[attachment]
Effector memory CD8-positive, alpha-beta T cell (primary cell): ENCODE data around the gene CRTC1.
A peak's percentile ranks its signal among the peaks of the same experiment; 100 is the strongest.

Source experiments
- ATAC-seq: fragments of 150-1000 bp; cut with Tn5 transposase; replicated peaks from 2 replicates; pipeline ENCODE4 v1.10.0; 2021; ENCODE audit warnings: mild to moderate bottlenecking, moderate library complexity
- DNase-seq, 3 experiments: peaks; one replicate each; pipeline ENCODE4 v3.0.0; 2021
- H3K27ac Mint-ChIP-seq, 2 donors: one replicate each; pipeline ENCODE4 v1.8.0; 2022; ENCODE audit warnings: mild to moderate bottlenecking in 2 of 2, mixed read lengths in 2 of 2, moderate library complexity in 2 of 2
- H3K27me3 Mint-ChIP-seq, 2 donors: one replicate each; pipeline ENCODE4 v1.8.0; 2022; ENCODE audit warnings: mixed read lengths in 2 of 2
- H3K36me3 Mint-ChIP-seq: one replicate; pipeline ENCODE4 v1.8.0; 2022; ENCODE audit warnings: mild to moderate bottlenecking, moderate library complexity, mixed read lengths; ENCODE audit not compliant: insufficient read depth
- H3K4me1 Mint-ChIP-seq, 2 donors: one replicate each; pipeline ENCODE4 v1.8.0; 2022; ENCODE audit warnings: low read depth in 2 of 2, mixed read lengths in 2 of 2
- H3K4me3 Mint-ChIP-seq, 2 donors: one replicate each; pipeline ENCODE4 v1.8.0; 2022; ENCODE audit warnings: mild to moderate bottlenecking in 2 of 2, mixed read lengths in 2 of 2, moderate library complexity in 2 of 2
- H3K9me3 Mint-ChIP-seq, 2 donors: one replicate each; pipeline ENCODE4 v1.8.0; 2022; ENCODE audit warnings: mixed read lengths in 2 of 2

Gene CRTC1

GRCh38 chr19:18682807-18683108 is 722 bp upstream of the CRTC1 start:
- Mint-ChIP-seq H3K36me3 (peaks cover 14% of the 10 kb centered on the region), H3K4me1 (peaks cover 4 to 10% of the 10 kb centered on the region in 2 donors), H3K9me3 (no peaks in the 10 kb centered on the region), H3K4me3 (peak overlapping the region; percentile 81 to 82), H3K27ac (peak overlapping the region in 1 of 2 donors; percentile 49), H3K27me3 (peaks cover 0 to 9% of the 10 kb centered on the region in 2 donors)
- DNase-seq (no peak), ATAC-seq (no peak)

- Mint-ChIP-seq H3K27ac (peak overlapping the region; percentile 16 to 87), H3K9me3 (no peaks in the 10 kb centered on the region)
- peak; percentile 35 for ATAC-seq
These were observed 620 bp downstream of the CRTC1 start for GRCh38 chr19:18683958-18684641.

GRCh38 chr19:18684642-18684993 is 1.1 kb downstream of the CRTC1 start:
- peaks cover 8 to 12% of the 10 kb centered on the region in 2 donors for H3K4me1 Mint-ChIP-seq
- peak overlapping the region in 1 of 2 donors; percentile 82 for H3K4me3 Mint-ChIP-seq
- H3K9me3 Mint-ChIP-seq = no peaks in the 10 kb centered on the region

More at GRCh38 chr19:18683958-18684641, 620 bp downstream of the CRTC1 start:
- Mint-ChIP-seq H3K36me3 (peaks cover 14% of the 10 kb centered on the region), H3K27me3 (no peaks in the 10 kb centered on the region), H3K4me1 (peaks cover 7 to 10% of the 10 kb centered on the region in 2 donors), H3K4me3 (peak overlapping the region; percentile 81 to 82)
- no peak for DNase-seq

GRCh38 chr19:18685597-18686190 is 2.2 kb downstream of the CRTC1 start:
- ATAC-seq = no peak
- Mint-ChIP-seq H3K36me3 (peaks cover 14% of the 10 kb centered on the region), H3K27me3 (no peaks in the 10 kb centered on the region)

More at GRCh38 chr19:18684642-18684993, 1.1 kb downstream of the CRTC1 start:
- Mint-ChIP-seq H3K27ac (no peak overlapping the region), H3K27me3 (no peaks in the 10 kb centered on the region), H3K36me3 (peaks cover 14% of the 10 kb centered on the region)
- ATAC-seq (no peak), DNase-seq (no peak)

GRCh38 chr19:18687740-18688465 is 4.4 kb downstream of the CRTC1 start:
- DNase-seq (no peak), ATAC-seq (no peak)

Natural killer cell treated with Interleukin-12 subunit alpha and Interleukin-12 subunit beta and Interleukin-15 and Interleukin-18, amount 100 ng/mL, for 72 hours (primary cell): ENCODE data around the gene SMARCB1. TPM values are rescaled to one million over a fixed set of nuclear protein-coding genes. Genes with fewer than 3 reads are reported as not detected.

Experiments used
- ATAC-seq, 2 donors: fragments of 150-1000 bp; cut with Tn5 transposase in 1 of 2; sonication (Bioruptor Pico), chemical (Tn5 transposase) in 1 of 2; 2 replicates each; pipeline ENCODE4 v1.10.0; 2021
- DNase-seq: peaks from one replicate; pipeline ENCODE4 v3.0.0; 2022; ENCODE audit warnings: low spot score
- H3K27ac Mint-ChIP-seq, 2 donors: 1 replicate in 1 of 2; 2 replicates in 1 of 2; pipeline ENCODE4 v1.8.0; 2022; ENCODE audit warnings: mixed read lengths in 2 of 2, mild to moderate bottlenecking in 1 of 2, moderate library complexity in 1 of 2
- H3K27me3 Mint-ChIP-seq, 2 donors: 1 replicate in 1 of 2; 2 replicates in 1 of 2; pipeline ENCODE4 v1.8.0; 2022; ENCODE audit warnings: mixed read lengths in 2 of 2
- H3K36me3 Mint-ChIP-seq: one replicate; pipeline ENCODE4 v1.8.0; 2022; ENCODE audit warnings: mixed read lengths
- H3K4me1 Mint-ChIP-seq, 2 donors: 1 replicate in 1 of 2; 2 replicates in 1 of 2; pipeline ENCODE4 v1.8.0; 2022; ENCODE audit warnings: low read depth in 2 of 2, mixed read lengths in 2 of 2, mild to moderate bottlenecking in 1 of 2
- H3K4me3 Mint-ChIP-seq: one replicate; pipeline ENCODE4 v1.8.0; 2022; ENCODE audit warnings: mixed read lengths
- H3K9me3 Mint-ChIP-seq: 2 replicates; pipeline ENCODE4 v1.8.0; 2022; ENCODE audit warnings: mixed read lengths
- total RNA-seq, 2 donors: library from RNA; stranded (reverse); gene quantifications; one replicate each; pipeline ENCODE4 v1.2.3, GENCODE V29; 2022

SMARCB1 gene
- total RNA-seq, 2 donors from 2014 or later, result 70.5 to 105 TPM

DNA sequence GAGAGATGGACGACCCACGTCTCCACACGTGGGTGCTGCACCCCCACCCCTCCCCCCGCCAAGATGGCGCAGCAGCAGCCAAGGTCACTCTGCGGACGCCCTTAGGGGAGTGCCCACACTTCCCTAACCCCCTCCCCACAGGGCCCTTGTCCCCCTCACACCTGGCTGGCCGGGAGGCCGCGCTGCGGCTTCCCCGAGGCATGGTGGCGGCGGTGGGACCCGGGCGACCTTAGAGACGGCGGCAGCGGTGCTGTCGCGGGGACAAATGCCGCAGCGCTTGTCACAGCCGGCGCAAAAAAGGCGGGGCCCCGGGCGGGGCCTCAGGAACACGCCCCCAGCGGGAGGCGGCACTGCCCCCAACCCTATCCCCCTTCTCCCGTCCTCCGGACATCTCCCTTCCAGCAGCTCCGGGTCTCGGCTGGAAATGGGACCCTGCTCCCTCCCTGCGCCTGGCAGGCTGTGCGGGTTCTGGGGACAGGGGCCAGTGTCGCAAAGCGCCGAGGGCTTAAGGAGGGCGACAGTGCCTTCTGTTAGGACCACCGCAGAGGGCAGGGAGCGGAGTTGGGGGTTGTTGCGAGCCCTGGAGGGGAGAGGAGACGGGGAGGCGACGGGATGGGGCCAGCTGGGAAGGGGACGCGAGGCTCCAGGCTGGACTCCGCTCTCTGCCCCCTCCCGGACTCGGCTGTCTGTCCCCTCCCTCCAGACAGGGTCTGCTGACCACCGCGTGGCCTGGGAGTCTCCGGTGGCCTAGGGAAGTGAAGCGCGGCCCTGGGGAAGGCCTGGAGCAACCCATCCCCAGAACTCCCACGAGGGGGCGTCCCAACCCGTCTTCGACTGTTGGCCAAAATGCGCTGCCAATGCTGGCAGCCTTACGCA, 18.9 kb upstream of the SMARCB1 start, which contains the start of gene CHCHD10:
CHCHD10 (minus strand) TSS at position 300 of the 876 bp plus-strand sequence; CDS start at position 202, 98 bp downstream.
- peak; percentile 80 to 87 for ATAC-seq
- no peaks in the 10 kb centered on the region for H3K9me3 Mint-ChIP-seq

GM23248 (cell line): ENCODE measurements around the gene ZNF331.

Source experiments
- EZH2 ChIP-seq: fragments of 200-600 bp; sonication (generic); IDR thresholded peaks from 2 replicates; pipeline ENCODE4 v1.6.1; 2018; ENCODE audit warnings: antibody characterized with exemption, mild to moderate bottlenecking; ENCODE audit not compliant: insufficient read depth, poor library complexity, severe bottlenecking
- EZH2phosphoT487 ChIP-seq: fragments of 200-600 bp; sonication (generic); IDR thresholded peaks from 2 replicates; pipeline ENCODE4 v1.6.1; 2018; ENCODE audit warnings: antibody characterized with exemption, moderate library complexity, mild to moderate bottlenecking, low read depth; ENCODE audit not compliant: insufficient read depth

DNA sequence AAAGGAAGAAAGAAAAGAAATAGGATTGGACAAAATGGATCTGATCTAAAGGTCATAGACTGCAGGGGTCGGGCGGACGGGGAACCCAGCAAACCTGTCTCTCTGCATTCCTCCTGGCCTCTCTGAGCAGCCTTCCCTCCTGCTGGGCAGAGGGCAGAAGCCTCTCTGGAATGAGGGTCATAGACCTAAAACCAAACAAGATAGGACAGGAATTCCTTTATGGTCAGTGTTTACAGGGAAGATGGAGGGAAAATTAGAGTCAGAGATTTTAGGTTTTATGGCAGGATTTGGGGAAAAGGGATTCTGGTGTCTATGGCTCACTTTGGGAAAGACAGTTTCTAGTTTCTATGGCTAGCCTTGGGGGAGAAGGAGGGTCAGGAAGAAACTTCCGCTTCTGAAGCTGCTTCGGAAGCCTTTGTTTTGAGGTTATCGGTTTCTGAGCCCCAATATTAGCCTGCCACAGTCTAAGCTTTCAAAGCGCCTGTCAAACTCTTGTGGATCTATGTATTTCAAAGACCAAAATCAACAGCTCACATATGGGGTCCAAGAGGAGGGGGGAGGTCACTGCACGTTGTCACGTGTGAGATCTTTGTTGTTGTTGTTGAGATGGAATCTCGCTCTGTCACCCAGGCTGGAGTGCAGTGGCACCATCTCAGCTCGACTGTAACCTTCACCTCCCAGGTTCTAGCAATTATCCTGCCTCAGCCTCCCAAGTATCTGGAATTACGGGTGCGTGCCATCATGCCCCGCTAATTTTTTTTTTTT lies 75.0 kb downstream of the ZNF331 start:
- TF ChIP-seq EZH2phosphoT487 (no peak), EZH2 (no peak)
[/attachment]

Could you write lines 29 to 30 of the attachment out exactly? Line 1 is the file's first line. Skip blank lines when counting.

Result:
More at GRCh38 chr19:18684642-18684993, 1.1 kb downstream of the CRTC1 start:
- Mint-ChIP-seq H3K27ac (no peak overlapping the region), H3K27me3 (no peaks in the 10 kb centered on the region), H3K36me3 (peaks cover 14% of the 10 kb centered on the region)